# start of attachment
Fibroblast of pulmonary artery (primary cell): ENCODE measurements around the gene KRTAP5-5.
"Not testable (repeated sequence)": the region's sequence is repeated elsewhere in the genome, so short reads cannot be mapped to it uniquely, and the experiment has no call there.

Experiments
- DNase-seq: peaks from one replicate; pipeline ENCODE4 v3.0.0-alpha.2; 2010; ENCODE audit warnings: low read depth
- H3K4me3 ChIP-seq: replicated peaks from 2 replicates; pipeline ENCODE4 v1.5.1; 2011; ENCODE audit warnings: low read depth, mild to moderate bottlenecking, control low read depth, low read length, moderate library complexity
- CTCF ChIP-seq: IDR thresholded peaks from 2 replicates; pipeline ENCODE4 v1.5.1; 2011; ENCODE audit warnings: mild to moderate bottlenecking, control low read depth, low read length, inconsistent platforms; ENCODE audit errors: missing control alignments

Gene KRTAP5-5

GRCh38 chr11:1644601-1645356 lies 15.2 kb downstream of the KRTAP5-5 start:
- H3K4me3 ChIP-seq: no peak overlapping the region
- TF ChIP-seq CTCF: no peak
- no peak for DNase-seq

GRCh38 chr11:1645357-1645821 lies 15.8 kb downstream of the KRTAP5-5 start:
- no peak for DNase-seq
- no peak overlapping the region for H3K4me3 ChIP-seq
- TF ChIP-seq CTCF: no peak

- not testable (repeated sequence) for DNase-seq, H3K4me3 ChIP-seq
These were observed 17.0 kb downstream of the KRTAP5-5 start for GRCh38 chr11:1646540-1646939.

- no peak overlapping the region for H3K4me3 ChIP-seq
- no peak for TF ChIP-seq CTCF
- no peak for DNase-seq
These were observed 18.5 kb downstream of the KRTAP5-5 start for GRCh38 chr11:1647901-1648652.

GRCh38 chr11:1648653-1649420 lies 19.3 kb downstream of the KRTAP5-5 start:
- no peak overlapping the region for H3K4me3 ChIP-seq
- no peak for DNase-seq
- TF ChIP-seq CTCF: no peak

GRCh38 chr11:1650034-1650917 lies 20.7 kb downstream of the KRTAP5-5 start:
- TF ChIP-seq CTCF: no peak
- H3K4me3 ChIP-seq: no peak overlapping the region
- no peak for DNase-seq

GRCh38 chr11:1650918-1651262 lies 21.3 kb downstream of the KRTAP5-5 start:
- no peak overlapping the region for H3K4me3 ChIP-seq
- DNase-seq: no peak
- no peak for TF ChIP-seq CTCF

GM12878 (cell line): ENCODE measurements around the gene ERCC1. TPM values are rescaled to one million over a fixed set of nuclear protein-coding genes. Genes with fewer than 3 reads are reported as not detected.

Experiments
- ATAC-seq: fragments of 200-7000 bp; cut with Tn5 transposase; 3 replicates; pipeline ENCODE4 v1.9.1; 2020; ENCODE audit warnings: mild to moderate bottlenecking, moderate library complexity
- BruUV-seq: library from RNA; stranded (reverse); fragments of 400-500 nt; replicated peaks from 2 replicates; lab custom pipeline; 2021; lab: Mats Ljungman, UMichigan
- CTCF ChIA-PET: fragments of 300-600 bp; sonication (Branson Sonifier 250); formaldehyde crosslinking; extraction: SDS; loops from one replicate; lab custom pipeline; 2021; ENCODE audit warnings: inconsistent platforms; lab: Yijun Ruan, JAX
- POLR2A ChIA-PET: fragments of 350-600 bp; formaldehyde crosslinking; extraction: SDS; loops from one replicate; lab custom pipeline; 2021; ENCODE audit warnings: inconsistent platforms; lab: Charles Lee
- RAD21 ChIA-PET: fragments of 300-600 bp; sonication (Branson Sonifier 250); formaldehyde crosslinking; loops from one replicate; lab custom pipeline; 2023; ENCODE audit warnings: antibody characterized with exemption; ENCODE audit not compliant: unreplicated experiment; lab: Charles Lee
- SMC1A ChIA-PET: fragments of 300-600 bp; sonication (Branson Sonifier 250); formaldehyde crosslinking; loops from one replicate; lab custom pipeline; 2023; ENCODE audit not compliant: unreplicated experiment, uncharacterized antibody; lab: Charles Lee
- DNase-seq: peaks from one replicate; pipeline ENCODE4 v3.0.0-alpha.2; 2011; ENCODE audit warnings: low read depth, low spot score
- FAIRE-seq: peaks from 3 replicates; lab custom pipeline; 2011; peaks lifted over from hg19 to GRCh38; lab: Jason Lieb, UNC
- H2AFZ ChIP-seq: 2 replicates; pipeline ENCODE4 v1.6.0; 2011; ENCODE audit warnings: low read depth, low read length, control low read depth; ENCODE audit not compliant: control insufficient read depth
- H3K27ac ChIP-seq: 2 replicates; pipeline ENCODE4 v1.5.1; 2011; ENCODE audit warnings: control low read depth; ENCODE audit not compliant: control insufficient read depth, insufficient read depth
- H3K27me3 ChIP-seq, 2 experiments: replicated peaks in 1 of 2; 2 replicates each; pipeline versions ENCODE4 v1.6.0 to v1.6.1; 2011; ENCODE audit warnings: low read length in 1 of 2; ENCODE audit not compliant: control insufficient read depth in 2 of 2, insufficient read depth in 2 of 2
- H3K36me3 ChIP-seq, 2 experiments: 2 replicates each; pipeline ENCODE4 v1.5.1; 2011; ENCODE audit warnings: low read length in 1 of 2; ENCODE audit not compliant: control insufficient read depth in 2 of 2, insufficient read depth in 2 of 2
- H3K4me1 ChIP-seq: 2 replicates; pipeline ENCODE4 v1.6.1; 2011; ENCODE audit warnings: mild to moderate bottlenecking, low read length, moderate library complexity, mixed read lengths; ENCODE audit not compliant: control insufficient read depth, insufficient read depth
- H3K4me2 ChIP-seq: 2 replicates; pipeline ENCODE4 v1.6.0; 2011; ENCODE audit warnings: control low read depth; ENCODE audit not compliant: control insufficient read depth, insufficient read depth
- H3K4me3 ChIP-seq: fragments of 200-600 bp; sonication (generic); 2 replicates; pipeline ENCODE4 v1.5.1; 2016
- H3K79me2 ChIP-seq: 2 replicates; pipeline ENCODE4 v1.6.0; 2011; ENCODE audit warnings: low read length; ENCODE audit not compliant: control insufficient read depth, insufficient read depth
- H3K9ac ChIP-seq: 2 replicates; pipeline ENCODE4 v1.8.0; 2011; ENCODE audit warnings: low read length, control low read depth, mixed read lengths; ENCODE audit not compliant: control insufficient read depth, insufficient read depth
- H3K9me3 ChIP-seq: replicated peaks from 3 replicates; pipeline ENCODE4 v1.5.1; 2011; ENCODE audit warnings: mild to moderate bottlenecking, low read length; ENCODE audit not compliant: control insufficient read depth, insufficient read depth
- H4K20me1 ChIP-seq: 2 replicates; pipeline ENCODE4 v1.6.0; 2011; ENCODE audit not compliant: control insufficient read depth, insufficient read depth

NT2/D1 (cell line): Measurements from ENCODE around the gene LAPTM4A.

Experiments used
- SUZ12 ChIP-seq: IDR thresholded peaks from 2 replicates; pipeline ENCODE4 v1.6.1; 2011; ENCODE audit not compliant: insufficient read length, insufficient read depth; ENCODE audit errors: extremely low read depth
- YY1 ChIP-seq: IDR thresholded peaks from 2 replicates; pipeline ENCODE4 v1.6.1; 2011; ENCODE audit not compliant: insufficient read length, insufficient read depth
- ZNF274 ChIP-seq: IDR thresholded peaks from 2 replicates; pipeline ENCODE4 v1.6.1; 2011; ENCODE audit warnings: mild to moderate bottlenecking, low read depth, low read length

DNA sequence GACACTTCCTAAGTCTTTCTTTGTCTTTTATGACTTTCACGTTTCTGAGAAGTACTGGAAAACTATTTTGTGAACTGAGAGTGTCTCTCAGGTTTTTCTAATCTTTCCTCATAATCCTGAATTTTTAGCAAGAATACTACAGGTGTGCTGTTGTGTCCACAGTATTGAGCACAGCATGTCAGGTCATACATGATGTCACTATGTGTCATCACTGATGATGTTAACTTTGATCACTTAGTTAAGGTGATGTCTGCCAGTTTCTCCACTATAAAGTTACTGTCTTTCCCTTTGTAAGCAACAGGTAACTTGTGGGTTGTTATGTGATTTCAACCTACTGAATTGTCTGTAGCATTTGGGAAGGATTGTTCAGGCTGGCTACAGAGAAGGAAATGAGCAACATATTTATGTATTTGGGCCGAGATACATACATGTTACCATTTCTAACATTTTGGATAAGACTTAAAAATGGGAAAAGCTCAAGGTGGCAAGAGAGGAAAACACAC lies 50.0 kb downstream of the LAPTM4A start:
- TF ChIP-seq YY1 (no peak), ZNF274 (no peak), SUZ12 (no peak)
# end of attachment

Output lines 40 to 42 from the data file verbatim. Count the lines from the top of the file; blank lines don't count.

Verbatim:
- RAD21 ChIA-PET: fragments of 300-600 bp; sonication (Branson Sonifier 250); formaldehyde crosslinking; loops from one replicate; lab custom pipeline; 2023; ENCODE audit warnings: antibody characterized with exemption; ENCODE audit not compliant: unreplicated experiment; lab: Charles Lee
- SMC1A ChIA-PET: fragments of 300-600 bp; sonication (Branson Sonifier 250); formaldehyde crosslinking; loops from one replicate; lab custom pipeline; 2023; ENCODE audit not compliant: unreplicated experiment, uncharacterized antibody; lab: Charles Lee
- DNase-seq: peaks from one replicate; pipeline ENCODE4 v3.0.0-alpha.2; 2011; ENCODE audit warnings: low read depth, low spot score